I should preface this review by saying I’ve never been the biggest fan of Venom. The character is an interesting idea, but I honestly think he’s been overused and overexposed by Marvel since his creation.
So why, then, would I pick up this collection of stories focusing on Venom?
Call it an impulse check-out from my local library.
After reading this collection of five comics, I find myself wondering just who the target audience is for this collection. Is it young readers to introduce them to the character of Venom (in case you’ve just discovered comic books, I guess)? Or is it older readers to give a quick overview of Venom’s origin? I don’t necessarily think it’s anyone who has only seen the big-screen, live-action version of Venom with Tom Hardy because that storyline doesn’t include Spider-Man as part of Venom’s origin.
The question of just who this collection is for was on my mind a lot reading this. The first three parts are an adaptation of the Venom story from the ’90’s Spider-Man cartoon. As a way to introduce the symbiote to the Spider-Man universe without delving into the Secret Wars aspect and the long burn that was Spidey’s alien costume and the creation of Venom, it works fairly well.
Then, the collection gives us a Todd McFarlane Venom story that I’ve read elsewhere involving Spidey and Venom meeting on a beach to duke it out and Spidey figuring out a way to trick the symbiote as a way to defeat Venom. My reaction to this story is the same as I have to a lot of McFarlane’s run on Spider-Man — his art is great, but his stories just don’t quite seem to have the same depth as those from Stan Lee or other Spider-writers I read growing up. I know I’ve lamented that a lot of comics these days feel like as single Stan Lee issue stretched out to six or eight issues, but I can’t help but feel that this story would have benefitted from a bit more time to stretch its legs and breath a bit.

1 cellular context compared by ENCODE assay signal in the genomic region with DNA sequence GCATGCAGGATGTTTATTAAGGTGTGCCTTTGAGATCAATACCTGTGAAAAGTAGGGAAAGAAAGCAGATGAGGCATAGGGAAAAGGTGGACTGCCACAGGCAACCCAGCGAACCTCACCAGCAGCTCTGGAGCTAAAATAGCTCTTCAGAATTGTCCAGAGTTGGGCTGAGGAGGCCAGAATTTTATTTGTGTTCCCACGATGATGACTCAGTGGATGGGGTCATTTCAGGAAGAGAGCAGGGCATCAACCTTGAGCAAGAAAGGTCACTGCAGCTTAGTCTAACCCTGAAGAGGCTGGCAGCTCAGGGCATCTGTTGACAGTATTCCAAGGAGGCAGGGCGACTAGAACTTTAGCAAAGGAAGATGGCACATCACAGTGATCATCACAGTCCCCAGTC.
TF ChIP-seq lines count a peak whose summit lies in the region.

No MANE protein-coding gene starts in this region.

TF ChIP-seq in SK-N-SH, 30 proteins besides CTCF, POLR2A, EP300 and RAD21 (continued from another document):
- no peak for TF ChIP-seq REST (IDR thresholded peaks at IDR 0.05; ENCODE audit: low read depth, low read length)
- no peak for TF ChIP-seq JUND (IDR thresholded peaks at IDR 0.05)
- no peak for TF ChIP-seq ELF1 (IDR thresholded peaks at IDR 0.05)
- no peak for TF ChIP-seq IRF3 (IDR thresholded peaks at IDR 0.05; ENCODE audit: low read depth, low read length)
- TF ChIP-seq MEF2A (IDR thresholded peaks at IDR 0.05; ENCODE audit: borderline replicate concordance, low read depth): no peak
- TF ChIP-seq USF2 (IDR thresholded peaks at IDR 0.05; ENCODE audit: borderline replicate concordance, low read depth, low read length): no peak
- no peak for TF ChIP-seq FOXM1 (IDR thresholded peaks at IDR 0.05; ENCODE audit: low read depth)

The final story was the one that held the least interest for me, though I hadn’t read it or experienced it before. Honestly, I came away from this one feeling like it’s more of the same and reminding me of why I’m not the biggest Venom fan — the character feels too one-note at times for my liking.
There is a short little comedy add-on at the end, that may end up frustrating some — I know it did me. It’s a six-page story that serves as little more than a preview for more to come and encourages you to go out and buy another volume (which comic books have been doing since the dawn of time, but still….). The comedy gold of contrasting Spider-Man and Venom singing his famous ’60’s cartoon theme song and then possibly being Odd-Couple-like roommates seems like it could be a lot of fun — though, I don’t necessarily think I’ll be running out for the next installment.
Your mileage on this collection may vary. If you love Venom, odds are you’ll like it.